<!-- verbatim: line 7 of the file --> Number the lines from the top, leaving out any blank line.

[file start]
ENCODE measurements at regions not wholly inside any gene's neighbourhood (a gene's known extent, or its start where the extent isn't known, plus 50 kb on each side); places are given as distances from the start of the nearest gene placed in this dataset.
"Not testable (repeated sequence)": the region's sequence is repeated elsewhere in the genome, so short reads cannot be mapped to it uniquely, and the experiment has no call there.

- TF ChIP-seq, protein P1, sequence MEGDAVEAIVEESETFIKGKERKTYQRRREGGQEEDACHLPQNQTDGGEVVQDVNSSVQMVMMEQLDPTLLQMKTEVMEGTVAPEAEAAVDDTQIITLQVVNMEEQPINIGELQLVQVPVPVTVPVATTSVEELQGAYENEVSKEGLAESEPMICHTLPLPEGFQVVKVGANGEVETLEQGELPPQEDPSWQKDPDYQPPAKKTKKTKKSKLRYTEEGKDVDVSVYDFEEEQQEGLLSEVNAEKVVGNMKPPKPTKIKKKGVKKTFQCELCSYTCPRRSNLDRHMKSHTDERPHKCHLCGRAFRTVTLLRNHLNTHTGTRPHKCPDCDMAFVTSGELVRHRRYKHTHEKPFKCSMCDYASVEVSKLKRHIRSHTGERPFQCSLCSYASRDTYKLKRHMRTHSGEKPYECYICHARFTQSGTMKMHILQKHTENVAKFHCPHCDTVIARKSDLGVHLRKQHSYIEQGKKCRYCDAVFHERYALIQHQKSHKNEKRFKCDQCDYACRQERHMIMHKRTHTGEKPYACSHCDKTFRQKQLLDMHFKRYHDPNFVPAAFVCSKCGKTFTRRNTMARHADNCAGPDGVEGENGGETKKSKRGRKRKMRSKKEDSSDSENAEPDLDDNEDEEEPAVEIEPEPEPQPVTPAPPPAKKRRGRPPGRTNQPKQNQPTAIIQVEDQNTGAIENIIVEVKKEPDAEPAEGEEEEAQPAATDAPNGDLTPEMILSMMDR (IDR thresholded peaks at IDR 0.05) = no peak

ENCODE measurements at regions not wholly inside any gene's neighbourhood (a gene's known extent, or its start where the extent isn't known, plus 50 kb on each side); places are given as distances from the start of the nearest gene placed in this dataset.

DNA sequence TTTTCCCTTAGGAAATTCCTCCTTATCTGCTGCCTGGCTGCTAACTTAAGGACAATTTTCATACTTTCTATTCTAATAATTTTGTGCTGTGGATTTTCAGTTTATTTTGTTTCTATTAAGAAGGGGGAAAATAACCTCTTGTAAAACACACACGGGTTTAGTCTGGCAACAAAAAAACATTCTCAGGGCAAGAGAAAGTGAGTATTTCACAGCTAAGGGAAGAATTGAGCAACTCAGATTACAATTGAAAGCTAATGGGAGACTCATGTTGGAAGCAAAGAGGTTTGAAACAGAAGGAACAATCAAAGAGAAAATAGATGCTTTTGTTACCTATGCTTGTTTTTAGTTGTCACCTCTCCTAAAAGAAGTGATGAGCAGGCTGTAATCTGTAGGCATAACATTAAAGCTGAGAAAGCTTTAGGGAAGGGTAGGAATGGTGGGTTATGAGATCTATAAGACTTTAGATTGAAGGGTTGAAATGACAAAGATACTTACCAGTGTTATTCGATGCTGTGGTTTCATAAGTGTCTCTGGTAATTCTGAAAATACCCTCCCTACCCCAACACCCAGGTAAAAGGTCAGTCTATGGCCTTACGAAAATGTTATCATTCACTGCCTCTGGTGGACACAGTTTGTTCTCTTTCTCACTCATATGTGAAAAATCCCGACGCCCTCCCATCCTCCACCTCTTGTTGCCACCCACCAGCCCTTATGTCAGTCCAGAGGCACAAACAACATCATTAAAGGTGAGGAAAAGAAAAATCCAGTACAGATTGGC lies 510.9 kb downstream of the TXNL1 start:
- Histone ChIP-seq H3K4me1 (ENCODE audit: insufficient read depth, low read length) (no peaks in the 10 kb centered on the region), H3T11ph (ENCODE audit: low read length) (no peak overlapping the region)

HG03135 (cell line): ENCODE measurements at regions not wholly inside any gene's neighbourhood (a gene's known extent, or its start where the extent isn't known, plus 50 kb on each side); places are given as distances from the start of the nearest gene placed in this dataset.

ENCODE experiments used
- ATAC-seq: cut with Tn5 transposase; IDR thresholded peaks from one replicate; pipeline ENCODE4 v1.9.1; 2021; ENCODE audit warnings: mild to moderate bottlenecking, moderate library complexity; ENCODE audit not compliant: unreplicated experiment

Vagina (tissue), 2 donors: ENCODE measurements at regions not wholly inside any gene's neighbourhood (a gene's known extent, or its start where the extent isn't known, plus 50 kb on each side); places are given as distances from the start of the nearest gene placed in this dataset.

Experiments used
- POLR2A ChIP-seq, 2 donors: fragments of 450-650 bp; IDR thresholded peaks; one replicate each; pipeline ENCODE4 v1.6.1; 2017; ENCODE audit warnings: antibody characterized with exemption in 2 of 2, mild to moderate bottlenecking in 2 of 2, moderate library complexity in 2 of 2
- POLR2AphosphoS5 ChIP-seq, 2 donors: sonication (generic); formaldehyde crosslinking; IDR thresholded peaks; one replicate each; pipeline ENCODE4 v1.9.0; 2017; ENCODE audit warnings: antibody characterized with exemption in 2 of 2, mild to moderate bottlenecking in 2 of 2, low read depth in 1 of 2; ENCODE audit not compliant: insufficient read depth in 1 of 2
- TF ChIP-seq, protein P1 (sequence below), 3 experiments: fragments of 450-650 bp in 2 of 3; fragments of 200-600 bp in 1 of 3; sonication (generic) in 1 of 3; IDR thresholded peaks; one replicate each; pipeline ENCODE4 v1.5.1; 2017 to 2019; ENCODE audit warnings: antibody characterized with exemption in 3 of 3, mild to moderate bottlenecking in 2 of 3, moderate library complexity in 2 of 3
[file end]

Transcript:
HG03135 (cell line): ENCODE measurements at regions not wholly inside any gene's neighbourhood (a gene's known extent, or its start where the extent isn't known, plus 50 kb on each side); places are given as distances from the start of the nearest gene placed in this dataset.